Canadian Journal of Law and Technology


Alana Maurushat


open source software, software licensing, intellectual property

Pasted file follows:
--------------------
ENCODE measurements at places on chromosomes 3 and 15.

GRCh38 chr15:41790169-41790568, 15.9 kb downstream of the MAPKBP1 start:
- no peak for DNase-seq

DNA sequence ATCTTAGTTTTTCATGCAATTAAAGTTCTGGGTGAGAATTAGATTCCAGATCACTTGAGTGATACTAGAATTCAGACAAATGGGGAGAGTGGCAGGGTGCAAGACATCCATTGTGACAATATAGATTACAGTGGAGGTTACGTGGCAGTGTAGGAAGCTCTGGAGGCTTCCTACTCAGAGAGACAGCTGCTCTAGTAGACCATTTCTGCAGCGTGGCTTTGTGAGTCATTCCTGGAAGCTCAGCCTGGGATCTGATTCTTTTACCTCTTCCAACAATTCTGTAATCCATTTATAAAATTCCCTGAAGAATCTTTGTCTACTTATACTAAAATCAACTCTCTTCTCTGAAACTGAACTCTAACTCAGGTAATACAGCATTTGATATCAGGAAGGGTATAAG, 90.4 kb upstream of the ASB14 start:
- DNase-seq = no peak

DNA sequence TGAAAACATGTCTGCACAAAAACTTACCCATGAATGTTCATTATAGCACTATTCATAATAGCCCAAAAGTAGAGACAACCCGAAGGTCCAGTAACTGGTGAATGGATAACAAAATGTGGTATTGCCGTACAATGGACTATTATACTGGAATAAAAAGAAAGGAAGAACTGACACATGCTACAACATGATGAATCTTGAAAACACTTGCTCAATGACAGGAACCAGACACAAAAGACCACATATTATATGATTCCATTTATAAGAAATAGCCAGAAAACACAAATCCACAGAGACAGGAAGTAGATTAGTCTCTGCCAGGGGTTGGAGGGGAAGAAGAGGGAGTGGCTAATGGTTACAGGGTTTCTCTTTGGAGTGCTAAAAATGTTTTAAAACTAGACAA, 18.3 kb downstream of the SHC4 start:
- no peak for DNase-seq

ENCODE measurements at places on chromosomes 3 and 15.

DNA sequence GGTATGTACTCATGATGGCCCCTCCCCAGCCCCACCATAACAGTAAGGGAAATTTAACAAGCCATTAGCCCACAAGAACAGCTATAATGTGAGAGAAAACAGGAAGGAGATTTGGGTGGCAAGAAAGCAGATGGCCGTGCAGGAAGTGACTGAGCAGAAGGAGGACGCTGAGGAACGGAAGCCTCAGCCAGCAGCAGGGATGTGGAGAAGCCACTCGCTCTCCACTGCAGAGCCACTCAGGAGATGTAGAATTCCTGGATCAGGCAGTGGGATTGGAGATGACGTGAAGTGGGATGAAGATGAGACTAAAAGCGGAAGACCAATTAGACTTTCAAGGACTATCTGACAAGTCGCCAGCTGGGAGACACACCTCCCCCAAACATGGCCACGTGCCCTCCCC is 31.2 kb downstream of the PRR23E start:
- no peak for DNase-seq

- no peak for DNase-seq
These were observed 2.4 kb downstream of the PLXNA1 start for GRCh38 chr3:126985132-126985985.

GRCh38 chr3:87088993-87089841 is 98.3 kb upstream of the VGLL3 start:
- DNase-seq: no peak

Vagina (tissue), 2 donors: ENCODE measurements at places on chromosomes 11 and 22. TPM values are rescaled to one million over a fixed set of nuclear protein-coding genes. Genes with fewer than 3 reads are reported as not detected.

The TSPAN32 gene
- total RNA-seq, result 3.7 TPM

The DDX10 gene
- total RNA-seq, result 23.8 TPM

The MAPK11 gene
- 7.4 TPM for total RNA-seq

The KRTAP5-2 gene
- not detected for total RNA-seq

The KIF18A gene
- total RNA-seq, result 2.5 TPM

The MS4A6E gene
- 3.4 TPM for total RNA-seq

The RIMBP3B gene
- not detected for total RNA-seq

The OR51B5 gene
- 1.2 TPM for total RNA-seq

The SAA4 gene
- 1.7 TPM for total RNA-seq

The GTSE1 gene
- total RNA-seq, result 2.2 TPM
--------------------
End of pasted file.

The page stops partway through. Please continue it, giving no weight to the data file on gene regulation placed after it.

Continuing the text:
This paper is structured to address several aspects and challenges to the open source movement. Beginning with an outline of the historical and cultural components of the open source movement, the paper will move on to explore the economic and philosophical underpinnings of intellectual property. It will be demonstrated that open source finds itself uniquely situated within these theories and doctrines. The questions that open source poses for intellectual property will then be examined. My arguments will stem from the general premise that open source is threatened by three mechanisms: the uncertainty of the validity of open source licenses, potentially over-expansive copyright law, and by the growth in computer software patents. The core of this paper will outline the beneficial aspects of open source: it provides competition to those few corporations who currently dominate the software market; it presents a viable alternative to traditional economic models for software; and it protects fundamental societal values such as free speech by acting as a counter force against governmental and market control of code. The conclusion crystallizes the underlying notion of this paper: should intellectual property laws be amended or interpreted in order to foster open source? Given the important and invaluable economic and social role open source plays in the computer software industry, legislative and regulatory measures should be developed to promote and encourage open source.